Why is it important? Reviewing the conversation
Personal outcomes are identified through good conversations with people using services during assessment and support planning. It is also critical that the outcomes are reviewed, to ensure the continued relevance of support and services and to support service-planning, commissioning and improvement (Miller and Cook, 2012).
In the ‘Having the Conversation’ section we discussed how reflecting back the conversation as part of active listening creates a shared understanding, develops trust and better supports achievement of the person’s desired outcomes. Good relationships involve personal commitment and trust, “trust is more than a good idea or an attitude; it’s an actionable, emotional strength – something we must feel and act upon. We trust ourselves, extend trust to others and receive it in return; it becomes the glue that holds relationships together” (Cooper, 1997: 34).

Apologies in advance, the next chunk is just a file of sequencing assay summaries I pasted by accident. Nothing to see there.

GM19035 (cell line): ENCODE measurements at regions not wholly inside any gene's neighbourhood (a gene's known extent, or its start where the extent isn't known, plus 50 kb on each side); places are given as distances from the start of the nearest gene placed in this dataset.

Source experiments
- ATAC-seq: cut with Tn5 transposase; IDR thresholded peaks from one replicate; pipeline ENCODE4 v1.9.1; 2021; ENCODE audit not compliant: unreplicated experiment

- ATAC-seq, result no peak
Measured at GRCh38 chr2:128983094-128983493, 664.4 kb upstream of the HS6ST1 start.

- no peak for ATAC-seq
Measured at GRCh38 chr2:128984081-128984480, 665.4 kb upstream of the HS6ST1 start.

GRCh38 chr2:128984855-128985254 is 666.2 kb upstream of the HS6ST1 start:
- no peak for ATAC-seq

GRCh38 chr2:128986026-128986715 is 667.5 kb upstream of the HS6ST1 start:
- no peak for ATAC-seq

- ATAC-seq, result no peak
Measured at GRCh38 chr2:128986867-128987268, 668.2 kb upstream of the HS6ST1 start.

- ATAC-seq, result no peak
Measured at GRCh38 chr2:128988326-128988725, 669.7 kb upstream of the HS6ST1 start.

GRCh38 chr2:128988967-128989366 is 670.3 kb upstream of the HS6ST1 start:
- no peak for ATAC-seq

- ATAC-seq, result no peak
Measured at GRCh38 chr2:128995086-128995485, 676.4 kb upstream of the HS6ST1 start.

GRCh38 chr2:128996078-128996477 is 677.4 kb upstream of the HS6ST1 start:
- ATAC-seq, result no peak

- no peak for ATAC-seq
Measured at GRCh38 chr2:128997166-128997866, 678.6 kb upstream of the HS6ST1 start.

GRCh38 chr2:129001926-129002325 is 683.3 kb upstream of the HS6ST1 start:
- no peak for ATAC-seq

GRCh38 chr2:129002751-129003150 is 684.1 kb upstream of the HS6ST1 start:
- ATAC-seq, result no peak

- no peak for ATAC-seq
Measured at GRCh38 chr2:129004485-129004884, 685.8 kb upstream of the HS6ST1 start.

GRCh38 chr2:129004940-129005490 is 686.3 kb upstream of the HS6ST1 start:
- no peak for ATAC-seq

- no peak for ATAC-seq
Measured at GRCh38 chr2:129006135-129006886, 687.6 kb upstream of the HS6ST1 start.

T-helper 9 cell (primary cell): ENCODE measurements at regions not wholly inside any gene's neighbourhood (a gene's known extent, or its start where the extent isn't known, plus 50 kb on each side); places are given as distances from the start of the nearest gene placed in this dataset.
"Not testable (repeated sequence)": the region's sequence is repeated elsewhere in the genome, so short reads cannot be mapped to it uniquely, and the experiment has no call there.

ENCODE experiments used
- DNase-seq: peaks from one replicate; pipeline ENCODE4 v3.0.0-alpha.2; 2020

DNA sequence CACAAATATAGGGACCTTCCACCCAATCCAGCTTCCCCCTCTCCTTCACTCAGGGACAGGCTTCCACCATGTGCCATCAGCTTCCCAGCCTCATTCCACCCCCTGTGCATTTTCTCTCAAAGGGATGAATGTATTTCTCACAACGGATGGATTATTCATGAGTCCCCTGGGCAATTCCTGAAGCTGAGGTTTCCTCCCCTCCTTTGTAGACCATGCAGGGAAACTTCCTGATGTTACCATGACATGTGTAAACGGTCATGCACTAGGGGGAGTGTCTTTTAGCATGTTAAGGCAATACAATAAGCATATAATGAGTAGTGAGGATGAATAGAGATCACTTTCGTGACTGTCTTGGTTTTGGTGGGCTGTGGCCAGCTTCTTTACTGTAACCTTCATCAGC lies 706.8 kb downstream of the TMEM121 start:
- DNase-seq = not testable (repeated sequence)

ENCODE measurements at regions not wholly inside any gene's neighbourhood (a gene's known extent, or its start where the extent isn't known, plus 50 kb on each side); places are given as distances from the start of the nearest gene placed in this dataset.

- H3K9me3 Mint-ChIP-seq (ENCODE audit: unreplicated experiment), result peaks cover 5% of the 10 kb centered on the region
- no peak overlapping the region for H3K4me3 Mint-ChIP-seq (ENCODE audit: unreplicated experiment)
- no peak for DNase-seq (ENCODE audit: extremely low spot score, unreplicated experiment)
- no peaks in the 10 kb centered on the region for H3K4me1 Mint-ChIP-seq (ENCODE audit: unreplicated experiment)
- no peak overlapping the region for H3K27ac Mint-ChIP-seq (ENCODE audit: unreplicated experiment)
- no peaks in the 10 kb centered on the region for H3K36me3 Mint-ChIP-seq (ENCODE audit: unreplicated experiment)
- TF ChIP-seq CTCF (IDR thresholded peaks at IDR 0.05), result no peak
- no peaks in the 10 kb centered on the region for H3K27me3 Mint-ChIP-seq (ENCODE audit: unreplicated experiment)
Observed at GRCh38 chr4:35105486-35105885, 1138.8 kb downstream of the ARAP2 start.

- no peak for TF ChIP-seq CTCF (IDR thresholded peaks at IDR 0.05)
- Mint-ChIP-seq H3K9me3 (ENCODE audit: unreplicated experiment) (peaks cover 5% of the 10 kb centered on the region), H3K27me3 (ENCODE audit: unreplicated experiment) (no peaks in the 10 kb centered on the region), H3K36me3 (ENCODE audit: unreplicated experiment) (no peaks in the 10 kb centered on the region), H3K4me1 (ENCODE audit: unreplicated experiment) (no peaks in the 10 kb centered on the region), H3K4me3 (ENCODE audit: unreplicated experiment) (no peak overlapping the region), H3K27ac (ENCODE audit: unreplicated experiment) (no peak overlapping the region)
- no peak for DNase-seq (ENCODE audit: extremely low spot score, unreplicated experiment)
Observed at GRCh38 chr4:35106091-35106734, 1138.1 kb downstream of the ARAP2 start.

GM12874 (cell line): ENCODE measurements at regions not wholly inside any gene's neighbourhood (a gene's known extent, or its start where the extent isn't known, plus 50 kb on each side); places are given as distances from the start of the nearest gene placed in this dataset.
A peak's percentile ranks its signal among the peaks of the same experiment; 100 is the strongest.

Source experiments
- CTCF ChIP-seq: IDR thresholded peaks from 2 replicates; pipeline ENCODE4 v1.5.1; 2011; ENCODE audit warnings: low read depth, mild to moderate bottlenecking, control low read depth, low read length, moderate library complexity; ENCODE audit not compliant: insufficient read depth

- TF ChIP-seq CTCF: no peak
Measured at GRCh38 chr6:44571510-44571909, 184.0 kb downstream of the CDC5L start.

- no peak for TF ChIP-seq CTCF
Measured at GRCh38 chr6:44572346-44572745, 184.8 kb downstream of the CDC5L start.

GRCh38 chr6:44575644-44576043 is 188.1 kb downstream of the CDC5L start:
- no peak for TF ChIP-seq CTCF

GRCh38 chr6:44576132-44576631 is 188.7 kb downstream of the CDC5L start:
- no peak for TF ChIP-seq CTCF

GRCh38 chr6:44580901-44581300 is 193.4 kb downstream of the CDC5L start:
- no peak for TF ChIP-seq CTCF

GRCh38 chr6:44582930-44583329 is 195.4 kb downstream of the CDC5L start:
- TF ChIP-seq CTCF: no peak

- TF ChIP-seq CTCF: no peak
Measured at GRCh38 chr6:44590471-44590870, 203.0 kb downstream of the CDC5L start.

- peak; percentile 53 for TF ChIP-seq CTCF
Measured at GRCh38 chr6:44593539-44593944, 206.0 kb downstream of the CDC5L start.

You can use the three sides of the Outcomes Triangle to support reflection around the content of the conversation– checking you have covered the individuals wellbeing, support networks and environment.
Generic questions you might ask when reviewing a person’s needs and desired outcomes in relation to their wellbeing, environment and support networks are:
- What are you pleased with?
- What are you concerned about?
- What is different since we last spoke?
Recapping can also be used as a tool to review. For example ‘last time we spoke this is what you said….’ would support a good reviewing conversation.
There are two examples below for use when considering reviewing conversations about outcomes.
John, Mary and Cheryl (PDF file 70KB). This case study provides a detailed account of two outcomes-focused conversations (initial meeting and planned review at six months).
Eric Battersby case study – having the conversation (PDF file 198KB). This case study provides a detailed account of an outcomes-focused conversation with examples that support taking a strengths-based approach.